By the 18th century, Poland was one of the least tolerant countries in Europe, with nary a trace of the Minor Church. But this is not to say that the liberal religious experiment in Raków was futile, oh no! Their ideas-and their published documents-lived on in Western Europe and considerably advanced the inexorable march toward BothAndia.


Now our journey takes us south from Poland, to another portion of Eastern Europe, around the same period in time, for a perhaps surprisingly parallel story that deepens our heritage. And this story will feature a main character.

We land in the Transylvanian region of what was then 16th century Hungary, where, as in Poland, the hand of the Church was not very strong. In fact, Hungarians had never paid any tithes to the church hierarchy. Furthermore, the region's geography had also provided a lot of contact with non-Christian peoples, especially Moslem Turks. In fact, the strategic location of Transylvania between the Islamic east and the Christian west allowed it to experience a short period of independence-brief, but significant, with a somewhat happier ending than Poland's experiment.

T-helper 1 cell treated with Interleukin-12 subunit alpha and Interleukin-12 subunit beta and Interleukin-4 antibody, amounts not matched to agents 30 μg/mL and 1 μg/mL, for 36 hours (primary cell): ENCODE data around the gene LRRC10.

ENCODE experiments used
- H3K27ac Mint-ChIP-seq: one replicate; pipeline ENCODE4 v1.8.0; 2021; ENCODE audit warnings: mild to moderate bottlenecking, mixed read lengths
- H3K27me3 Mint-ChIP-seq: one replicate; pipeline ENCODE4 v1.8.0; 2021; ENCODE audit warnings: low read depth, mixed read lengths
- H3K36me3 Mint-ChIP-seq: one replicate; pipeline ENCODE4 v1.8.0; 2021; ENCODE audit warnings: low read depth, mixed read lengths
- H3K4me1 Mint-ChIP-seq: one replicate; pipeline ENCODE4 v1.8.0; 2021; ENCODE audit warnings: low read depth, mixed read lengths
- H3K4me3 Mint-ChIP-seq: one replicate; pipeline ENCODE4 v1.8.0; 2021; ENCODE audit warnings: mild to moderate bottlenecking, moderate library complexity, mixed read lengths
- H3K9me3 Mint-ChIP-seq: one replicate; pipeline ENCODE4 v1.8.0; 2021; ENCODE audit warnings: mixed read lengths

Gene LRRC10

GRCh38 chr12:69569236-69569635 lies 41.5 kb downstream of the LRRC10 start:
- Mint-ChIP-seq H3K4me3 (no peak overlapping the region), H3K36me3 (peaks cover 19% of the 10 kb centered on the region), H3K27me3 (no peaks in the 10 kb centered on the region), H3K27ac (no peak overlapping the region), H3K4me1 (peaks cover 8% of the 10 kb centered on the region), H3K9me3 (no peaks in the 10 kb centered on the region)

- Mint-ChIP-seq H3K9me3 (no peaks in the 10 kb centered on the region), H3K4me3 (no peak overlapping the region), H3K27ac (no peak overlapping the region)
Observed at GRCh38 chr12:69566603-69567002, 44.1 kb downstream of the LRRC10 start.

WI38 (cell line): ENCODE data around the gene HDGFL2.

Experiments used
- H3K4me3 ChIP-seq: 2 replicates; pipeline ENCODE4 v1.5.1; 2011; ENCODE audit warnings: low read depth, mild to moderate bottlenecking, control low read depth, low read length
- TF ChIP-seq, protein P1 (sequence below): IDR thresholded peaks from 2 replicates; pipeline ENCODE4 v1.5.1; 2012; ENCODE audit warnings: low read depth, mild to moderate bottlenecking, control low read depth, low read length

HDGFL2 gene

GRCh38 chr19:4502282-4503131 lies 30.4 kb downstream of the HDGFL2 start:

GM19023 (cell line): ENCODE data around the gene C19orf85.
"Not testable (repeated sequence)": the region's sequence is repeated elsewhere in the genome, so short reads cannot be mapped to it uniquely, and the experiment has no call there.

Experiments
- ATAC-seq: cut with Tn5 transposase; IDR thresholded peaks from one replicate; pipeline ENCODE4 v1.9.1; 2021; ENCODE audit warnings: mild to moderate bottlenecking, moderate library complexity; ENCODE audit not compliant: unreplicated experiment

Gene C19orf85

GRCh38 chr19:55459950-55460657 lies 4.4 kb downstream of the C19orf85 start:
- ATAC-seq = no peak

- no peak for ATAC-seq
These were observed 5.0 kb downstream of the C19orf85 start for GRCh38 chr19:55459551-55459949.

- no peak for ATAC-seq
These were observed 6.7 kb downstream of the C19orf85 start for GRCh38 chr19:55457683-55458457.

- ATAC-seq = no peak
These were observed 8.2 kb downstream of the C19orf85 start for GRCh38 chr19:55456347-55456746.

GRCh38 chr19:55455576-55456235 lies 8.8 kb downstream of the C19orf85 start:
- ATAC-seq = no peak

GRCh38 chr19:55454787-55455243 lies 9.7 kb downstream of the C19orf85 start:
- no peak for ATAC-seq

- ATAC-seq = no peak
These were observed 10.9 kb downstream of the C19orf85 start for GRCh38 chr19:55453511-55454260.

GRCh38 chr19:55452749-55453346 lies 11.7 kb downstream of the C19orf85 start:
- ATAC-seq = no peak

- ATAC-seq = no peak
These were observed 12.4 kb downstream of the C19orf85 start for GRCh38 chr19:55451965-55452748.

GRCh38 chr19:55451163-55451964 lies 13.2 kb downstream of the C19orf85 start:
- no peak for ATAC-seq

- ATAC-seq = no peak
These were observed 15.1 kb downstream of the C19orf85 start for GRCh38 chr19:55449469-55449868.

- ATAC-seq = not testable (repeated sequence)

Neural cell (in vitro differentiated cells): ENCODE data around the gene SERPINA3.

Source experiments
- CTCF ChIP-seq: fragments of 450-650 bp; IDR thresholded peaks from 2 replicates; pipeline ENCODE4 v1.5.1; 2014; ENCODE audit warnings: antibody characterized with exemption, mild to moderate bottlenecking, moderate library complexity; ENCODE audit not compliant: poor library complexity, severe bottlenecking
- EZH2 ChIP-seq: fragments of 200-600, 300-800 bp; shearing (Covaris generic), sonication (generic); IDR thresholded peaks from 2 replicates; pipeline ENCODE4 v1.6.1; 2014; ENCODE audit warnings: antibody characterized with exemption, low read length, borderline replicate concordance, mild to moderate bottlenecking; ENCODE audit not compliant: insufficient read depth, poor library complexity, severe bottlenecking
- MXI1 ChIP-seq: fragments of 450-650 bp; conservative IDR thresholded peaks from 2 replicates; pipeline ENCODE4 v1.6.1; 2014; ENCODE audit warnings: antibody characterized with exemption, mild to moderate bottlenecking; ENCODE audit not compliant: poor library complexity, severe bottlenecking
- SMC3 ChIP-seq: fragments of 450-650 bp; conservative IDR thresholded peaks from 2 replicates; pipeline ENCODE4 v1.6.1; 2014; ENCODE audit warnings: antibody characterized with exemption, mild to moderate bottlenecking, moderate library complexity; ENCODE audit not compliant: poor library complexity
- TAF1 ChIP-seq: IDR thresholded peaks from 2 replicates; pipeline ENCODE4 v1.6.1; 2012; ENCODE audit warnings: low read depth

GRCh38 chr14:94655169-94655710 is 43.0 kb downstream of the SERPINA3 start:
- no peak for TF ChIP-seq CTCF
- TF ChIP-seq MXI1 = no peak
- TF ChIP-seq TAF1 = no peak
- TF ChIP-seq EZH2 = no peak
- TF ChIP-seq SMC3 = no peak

The Protestant Reformation took hold there in Transylvania, first embodied in a big way by the two dominant competing strains related to Luther and Calvin. Gradually, mid-century, the anti-trinitarian notion began to catch on, largely due to the expert preaching and debating of one Francis Dávid, who had himself journeyed through both other Protestant theologies to become convinced of the worth of a unitarian posture. His personal lineage was also bothandian, in a way, with a shoemaker father and a mother from the noble class, each from different ethnic groups, even. Such a polyglot background was not at all common or favored in those days, but it never slowed him down.